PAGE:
A Documentary to Awaken the Gods and Goddesses of Brazil: The next project I’d like to endorse is by Layne Redmond, author of “When the Drummers Were Women: A Spiritual History of Rhythm,” who is producing a documentary entitled “Axé Orixá: Dreaming Awake the Gods & Goddesses of Brazil.”
“Axé Orixá (pronounced ashay orishah) is a film of the dance, drumming and chants of the Orixás (Afro-Brazilian gods and goddesses) and how they manifest today through some of Bahia’s greatest musicians and legendary dancers. The film unfolds through dreamlike sequences of music and dance featuring seven of the Orixás delicately linked through the artists’ explanation of their spiritual realities, and how the rituals live on in Brazilian culture today. Axé Orixá enables modern Bahian artists to reimagine their traditions in a uniquely visionary form.”
The campaign has raised nearly $20,000 of its $30,500 goal, and has 23 days to go. A $35 dollar donation gets you (or someone you love) a copy of the completed documentary. In a recent letter to supporters, Redmond made it known that she’s been dealing with several rounds of breast cancer and its treatment, and that finishing this film has taken on a renewed sense of urgency because of this.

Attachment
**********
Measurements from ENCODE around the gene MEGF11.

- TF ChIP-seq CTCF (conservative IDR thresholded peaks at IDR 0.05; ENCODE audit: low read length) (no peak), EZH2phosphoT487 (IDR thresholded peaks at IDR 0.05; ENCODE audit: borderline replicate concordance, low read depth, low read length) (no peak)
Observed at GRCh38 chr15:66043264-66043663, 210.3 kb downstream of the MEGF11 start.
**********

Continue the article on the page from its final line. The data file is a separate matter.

“Realizing the film meant something to people, I coudn’t wait to finish the project. But then I found out I had breast cancer. Everything came to a stand still as I went through the first surgery and recovery, and then it came back and I had the second surgery and then it came back again and I had to let go of the project. The hardest thing about having a cancer diagnosis is that you lose your sense of a future, you give up your projects, and you don’t know how much longer you are going to live. In reality we never know how long we are going to live and now that I’ve accepted that and prepared to die, a great weight has lifted from my mind. And on top of it I haven’t died! 😀
In fact I feel great! I started a weight training program in July, along with all my other health regimens and have just gotten stronger and stronger. And then Daniel Sabio showed up, a young computational media student taking a gap year between undergrad and grad school who loved the music I recorded for Axé Orixá and has put his incredible talents and energy behind helping this come into manifestation.”
I think that more documentaries on the African diasporic religions are needed, and one focused on dance and choreography within Candomblé can only help shed more (positive) light on a faith that is still largely unknown by many in the United States. So head over to the campaign page, and check it out!
These are just two great examples of how you could use your money this holiday season to support Pagan infrastructure. In addition, you could also donate to organizations that are doing good work, but may not be running an active campaign right now. Initiatives like Cherry Hill Seminary, who’ve made great strides towards becoming an accredited Pagan learning institution, the Adocentyn Research Library, or Solar Cross Temple. There are a variety of choices before you, some local, some national, some international, but all could use greater support from us. So this holiday season, think about the gifts that could reverberate for generations to come but building our religious and spiritual infrastructure.